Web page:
On August 6, 1945, a B-29 bomber, the "Enola Gay," dropped the world's first atomic bomb on the Japanese city of Hiroshima. Nobody knows how many people died in the attack; estimates range from a "low" of 65,000 to about 250,000. Whatever the number, it was part of the "terrible arithmetic of war" in which whole cities in Europe and Asia were turned into rubble, including the March 9-10, 1945, firebombing of Tokyo in which perhaps over 100,000 people died.
I remember being at the UN building in New York on the 40th anniversary of the Hiroshima bombing. An exhibit had been put up in the lobby to commemorate the event. I joined the small group of European tourists who were being addressed by the UN tour guide, also a foreigner. The young man discussed the bombing as if it were an isolated event, no context. It was as if one day Harry Truman woke up and decided to drop a couple of atomic bombs on Japan. Seething, I remember asking him where the exhibit was for the attack on Pearl Harbor since without the attack on Pearl Harbor there would have been no attack on Hiroshima. His only reply was, "That's the American version."
Was the atomic bombing justified? Yes, it was. Truman made the right call. The US naval and air campaign against the Japanese homeland, unlike the Allied bombing of Germany, seriously deteriorated Japan's industrial capacity. The strategic bombing of Japan had by mid-1945 probably cut Japanese industrial production in half. Japan was clearly going to lose the war but its leadership had no intention of recognizing that. As the American invasions of Iwo Jima and Okinawa showed, the Japanese were brave, tough, skillful, and determined defenders of their home islands. American military planners looked at the casualties from those two campaigns and extrapolated to what it would cost to invade Japan proper. The US military estimated that there would be at least one million American casualties, plus hundreds of thousands of other allied dead and wounded, and perhaps twenty to thirty times that many Japanese casualties in the case of an invasion. Such a campaign in Japan might take one to two years, would result in the total devastation of Japan, and produce a legacy of hatred and bitterness that would last a hundred years or more.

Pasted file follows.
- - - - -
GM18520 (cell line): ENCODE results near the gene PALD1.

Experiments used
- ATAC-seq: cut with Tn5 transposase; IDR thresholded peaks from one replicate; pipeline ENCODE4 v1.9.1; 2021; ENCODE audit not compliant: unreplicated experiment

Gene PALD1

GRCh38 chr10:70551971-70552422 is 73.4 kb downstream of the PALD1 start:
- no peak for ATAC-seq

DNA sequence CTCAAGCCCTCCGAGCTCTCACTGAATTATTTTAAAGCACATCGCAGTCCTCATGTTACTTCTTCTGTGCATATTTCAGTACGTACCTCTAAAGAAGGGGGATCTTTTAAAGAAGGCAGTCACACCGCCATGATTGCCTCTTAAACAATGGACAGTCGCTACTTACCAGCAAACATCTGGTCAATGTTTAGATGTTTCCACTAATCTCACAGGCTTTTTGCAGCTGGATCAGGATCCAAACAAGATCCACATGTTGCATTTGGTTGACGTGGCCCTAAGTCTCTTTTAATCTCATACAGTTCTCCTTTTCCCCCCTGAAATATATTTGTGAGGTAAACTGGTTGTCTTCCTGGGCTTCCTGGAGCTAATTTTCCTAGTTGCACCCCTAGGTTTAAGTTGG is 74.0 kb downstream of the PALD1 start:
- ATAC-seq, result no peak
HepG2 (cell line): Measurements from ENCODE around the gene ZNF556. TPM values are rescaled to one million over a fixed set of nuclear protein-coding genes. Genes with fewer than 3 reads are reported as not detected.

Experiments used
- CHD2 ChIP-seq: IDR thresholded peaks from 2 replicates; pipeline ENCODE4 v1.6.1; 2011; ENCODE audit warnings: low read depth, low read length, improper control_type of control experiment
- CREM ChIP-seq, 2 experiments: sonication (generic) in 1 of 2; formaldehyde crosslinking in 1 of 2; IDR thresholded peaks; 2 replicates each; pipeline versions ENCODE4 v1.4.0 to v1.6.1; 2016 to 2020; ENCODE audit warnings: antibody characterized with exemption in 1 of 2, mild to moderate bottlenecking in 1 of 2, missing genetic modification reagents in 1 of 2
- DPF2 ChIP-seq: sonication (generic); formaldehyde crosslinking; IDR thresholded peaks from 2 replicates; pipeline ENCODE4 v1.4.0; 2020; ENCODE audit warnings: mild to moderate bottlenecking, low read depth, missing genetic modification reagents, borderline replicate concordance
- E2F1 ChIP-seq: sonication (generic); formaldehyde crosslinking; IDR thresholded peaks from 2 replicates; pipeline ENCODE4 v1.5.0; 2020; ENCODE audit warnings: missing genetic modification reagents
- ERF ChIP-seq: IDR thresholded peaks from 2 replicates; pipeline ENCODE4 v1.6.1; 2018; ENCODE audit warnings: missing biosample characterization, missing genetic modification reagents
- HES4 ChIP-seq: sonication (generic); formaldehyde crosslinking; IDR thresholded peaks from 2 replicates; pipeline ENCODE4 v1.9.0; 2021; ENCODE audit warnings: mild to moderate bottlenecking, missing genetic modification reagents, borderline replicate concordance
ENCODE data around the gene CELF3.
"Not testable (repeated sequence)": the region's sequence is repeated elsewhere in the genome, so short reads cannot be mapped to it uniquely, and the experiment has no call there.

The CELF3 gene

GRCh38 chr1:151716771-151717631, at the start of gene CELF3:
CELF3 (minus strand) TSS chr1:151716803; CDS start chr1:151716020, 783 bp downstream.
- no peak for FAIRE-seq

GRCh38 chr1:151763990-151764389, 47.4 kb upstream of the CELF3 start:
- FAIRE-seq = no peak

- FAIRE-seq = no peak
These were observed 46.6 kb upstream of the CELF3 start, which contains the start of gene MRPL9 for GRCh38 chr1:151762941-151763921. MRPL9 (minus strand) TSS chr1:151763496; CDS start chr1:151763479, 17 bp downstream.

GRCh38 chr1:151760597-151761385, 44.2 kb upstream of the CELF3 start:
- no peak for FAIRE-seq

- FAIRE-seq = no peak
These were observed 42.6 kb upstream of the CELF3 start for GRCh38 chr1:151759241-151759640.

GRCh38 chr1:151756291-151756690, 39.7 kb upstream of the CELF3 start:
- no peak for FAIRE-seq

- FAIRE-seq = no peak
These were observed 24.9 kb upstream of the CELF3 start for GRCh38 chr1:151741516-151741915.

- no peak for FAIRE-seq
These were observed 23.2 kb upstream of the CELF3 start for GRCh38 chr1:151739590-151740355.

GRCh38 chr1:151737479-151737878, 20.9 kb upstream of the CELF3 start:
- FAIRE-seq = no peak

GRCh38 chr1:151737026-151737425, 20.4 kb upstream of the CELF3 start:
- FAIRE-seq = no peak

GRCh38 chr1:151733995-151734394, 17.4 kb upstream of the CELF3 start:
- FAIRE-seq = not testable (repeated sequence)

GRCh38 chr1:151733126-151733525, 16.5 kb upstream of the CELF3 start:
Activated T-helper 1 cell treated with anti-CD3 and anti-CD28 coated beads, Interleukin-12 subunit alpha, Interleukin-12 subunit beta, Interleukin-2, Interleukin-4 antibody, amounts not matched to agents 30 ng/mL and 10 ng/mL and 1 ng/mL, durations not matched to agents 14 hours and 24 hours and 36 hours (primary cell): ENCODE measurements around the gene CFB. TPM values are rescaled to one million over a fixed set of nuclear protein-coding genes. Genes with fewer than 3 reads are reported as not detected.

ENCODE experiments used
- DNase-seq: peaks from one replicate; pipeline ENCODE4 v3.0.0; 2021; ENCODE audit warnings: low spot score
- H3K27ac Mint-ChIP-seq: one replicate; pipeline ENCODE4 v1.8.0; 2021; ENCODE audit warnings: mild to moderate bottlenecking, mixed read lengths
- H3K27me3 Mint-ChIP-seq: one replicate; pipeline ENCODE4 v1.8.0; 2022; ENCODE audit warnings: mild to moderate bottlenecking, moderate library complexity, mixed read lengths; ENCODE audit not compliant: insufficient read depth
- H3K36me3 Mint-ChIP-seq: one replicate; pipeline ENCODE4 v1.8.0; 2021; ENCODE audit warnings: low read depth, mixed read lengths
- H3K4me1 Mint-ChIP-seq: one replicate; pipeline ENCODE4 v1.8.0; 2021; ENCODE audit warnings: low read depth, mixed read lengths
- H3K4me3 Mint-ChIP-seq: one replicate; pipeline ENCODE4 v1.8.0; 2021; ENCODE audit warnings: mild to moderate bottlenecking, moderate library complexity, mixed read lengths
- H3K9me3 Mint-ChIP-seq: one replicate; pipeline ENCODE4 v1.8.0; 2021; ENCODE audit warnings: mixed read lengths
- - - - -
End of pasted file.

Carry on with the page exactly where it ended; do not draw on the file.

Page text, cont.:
One alternative to an invasion was the slow strangulation of Japan via a naval blockade and a continuous bombing and shelling campaign. That, too, would have resulted in the deaths of millions of Japanese, and a war that would have dragged on for perhaps years.
Dropping the atomic bomb was the only viable option. We should note, of course, that even after the second bomb was dropped on Nagasaki, important elements within the Japanese military tried to prevent the Emperor from making his broadcast accepting the Allied terms. The atomic bombings allowed for a peaceful occupation and rebuilding of Japan, and within the parameters of the "terrible arithmetic" it was the least horrible of the horrible options available.
This is a day to stand in awe of science and the power it has to scare us and to amaze us. It is also a time to reflect on what real leadership, skill, and teamwork look like and can produce.